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Mary Shepherd

(1777—1847) philosopher


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(1777–1847)

Scottish philosopher. The daughter of the third early of Rosebery and largely self-taught, Shepherd was a friend of Charles Babbage. She published two major philosophical works: An Essay upon the Relation of Cause and Effect (1824) and Essays on the Perception of an External Universe, and Other Subjects (1827). The first is an attack on Hume on causation, apparently occasioned by an Edinburgh uproar over whether John Leslie could be a suitable candidate for a chair in mathemics, given that he adhered to Hume's views of causation, and was therefore likely to be an infidel and atheist. She was much admired by Whewell, who is supposed to have used her treatise as a textbook; Sir Charles Lyell, the geologist, called her an ‘unanswerable logician’.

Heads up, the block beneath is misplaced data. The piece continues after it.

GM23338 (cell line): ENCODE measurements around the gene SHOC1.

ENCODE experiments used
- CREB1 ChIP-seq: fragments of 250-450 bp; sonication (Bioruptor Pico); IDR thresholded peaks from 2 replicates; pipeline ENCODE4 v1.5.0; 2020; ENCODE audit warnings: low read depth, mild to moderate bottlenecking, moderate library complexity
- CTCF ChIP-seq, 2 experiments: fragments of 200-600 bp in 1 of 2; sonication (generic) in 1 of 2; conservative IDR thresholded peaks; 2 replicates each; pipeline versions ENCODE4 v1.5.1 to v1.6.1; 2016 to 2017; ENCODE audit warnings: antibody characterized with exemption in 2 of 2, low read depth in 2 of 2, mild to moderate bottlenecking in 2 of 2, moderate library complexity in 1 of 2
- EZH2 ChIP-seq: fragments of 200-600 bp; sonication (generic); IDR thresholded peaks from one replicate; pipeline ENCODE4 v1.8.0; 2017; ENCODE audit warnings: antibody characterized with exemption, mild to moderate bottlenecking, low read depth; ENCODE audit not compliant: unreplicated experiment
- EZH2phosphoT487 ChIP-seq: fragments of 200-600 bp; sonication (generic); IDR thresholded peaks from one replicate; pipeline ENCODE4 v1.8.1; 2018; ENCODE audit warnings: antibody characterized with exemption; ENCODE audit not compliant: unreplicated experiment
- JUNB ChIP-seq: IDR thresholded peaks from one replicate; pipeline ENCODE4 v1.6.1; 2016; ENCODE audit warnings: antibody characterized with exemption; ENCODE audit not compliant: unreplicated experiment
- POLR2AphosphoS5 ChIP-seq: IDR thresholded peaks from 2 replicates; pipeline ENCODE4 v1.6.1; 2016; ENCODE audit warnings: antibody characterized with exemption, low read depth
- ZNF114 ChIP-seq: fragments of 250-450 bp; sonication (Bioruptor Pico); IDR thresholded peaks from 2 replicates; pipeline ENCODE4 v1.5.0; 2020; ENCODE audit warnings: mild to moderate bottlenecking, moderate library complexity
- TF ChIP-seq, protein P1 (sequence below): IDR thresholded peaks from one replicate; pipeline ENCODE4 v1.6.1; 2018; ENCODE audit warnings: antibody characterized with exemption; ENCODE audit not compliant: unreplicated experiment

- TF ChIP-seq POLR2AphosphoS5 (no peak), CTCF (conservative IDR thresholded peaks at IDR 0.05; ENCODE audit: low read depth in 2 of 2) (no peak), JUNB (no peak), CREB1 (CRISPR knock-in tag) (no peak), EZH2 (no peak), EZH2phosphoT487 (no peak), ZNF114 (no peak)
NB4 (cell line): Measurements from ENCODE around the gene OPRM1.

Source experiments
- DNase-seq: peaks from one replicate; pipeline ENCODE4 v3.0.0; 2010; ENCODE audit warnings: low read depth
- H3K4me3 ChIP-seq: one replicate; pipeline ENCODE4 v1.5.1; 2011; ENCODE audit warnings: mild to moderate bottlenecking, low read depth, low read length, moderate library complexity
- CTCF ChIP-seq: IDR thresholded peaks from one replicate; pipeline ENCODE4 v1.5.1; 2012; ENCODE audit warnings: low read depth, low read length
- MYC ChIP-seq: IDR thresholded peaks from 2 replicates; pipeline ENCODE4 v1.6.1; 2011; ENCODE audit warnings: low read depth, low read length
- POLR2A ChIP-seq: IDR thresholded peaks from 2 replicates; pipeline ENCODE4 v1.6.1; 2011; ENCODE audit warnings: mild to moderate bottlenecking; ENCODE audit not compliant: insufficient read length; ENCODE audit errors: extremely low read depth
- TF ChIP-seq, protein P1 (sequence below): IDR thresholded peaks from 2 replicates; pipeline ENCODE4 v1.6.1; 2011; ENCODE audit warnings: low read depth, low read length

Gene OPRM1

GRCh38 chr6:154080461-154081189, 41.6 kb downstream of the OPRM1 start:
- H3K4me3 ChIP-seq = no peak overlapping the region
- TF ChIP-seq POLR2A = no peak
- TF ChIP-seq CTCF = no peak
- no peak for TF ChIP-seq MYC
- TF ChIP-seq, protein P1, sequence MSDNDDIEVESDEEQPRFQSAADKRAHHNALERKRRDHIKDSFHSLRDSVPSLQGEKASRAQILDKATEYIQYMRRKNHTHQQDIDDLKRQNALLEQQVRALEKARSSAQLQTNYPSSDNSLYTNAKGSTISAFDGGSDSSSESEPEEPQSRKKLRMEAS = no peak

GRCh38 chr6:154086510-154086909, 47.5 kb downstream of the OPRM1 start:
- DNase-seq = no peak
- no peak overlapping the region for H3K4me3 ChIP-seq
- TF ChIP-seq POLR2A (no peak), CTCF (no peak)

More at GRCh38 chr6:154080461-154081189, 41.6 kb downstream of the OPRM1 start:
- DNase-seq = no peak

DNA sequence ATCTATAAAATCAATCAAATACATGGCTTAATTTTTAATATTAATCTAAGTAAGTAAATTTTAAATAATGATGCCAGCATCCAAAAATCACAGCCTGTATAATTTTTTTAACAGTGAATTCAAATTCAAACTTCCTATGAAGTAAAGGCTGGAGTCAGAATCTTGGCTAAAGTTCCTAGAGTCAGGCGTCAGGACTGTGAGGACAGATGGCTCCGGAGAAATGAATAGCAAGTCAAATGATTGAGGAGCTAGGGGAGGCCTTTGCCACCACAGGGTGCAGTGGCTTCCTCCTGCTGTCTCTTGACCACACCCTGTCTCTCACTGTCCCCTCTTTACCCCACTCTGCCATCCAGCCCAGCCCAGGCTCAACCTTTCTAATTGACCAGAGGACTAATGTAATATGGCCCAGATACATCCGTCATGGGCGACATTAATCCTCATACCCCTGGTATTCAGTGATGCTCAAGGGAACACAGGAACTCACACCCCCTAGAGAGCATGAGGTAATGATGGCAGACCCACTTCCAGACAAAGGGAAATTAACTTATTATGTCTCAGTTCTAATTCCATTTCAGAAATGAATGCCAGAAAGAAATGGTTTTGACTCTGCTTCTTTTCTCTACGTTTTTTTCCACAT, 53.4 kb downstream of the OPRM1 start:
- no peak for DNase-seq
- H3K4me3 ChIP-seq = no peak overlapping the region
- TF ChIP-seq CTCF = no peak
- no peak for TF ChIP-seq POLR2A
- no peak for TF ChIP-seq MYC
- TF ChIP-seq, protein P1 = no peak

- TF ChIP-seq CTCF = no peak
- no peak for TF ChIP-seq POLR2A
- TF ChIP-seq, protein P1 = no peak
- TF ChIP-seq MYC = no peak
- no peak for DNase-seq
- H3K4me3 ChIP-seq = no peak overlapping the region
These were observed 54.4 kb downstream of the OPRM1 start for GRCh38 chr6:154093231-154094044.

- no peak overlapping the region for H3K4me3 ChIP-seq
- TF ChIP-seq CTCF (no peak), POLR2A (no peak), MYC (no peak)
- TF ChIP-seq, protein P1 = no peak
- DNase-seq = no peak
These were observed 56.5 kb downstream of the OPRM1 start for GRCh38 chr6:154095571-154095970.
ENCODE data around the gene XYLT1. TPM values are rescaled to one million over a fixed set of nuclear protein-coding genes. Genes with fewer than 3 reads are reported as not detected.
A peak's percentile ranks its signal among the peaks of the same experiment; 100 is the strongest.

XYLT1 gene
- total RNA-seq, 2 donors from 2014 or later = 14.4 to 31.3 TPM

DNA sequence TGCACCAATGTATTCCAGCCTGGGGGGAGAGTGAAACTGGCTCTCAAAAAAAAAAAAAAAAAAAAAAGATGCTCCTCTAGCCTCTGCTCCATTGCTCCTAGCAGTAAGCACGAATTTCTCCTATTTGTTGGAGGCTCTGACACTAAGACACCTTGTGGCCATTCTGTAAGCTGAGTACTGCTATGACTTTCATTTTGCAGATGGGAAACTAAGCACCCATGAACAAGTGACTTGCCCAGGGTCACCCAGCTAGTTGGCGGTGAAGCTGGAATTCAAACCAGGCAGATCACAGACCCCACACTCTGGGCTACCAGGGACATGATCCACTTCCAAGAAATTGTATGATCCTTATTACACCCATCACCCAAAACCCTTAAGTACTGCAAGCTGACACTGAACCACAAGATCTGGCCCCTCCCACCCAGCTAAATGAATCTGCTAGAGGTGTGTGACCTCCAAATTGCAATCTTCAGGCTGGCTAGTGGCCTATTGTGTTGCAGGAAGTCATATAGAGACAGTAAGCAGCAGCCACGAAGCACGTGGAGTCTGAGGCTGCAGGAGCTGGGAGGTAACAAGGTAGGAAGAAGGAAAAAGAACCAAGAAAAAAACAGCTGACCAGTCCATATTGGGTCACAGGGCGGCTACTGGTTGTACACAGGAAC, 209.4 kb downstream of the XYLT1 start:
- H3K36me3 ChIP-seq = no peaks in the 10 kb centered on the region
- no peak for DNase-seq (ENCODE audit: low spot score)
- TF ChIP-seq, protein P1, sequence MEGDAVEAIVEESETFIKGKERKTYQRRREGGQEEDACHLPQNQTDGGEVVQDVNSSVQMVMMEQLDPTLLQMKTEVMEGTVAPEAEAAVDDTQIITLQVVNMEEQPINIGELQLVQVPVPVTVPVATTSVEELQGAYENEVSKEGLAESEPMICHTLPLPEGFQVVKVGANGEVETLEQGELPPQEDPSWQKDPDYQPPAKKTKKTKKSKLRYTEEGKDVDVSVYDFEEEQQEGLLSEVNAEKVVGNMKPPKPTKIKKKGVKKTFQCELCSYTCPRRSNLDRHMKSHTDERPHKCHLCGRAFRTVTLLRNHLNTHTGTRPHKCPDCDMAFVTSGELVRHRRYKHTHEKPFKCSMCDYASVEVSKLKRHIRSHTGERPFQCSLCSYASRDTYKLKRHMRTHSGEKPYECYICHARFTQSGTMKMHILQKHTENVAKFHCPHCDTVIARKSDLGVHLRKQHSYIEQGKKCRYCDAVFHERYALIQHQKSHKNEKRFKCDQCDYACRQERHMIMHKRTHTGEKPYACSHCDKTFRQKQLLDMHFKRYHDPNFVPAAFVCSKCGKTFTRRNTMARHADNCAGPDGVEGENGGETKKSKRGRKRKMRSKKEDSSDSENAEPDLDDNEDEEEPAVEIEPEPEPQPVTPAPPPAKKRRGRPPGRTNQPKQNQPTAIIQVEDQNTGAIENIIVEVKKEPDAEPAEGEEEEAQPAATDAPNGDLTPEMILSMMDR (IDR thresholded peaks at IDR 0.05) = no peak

Subjects: Philosophy.


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